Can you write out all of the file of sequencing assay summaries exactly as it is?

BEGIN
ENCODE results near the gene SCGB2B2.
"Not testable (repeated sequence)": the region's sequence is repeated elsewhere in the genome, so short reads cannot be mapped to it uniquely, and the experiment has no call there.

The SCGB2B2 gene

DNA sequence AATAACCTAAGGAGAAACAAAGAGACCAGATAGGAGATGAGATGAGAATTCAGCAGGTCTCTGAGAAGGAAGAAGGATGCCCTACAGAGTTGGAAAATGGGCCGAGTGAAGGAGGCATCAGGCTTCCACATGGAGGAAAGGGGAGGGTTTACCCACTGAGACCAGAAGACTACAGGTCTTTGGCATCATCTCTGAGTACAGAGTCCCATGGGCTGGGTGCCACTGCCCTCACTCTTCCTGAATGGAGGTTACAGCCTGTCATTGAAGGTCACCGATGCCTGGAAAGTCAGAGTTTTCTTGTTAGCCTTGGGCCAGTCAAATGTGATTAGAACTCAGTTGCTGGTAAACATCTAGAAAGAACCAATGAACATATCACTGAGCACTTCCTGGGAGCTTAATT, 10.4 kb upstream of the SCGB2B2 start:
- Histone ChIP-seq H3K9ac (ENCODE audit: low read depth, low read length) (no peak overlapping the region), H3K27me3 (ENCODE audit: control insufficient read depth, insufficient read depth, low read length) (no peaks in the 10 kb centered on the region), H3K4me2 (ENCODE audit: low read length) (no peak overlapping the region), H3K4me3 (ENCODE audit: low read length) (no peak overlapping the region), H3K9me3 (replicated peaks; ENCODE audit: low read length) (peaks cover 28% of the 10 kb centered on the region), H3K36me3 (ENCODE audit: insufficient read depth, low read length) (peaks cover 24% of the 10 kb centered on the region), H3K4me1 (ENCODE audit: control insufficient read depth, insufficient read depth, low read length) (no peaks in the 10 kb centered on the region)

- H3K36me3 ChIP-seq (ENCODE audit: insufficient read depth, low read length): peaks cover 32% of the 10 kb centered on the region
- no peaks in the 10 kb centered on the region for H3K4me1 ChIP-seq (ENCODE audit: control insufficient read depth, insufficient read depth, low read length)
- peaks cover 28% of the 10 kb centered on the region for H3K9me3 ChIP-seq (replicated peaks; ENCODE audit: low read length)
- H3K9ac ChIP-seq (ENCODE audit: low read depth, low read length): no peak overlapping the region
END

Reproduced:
ENCODE results near the gene SCGB2B2.
"Not testable (repeated sequence)": the region's sequence is repeated elsewhere in the genome, so short reads cannot be mapped to it uniquely, and the experiment has no call there.

The SCGB2B2 gene

DNA sequence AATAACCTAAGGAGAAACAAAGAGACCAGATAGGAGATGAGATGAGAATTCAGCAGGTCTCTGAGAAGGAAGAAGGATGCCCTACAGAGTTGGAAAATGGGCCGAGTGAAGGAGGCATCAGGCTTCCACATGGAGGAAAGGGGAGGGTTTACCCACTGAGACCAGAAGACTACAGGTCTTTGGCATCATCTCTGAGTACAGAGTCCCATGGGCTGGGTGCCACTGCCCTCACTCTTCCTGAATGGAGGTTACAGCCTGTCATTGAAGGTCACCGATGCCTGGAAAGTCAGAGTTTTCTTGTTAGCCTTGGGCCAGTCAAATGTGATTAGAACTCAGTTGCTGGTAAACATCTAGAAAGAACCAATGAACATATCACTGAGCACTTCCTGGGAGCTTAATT, 10.4 kb upstream of the SCGB2B2 start:
- Histone ChIP-seq H3K9ac (ENCODE audit: low read depth, low read length) (no peak overlapping the region), H3K27me3 (ENCODE audit: control insufficient read depth, insufficient read depth, low read length) (no peaks in the 10 kb centered on the region), H3K4me2 (ENCODE audit: low read length) (no peak overlapping the region), H3K4me3 (ENCODE audit: low read length) (no peak overlapping the region), H3K9me3 (replicated peaks; ENCODE audit: low read length) (peaks cover 28% of the 10 kb centered on the region), H3K36me3 (ENCODE audit: insufficient read depth, low read length) (peaks cover 24% of the 10 kb centered on the region), H3K4me1 (ENCODE audit: control insufficient read depth, insufficient read depth, low read length) (no peaks in the 10 kb centered on the region)

- H3K36me3 ChIP-seq (ENCODE audit: insufficient read depth, low read length): peaks cover 32% of the 10 kb centered on the region
- no peaks in the 10 kb centered on the region for H3K4me1 ChIP-seq (ENCODE audit: control insufficient read depth, insufficient read depth, low read length)
- peaks cover 28% of the 10 kb centered on the region for H3K9me3 ChIP-seq (replicated peaks; ENCODE audit: low read length)
- H3K9ac ChIP-seq (ENCODE audit: low read depth, low read length): no peak overlapping the region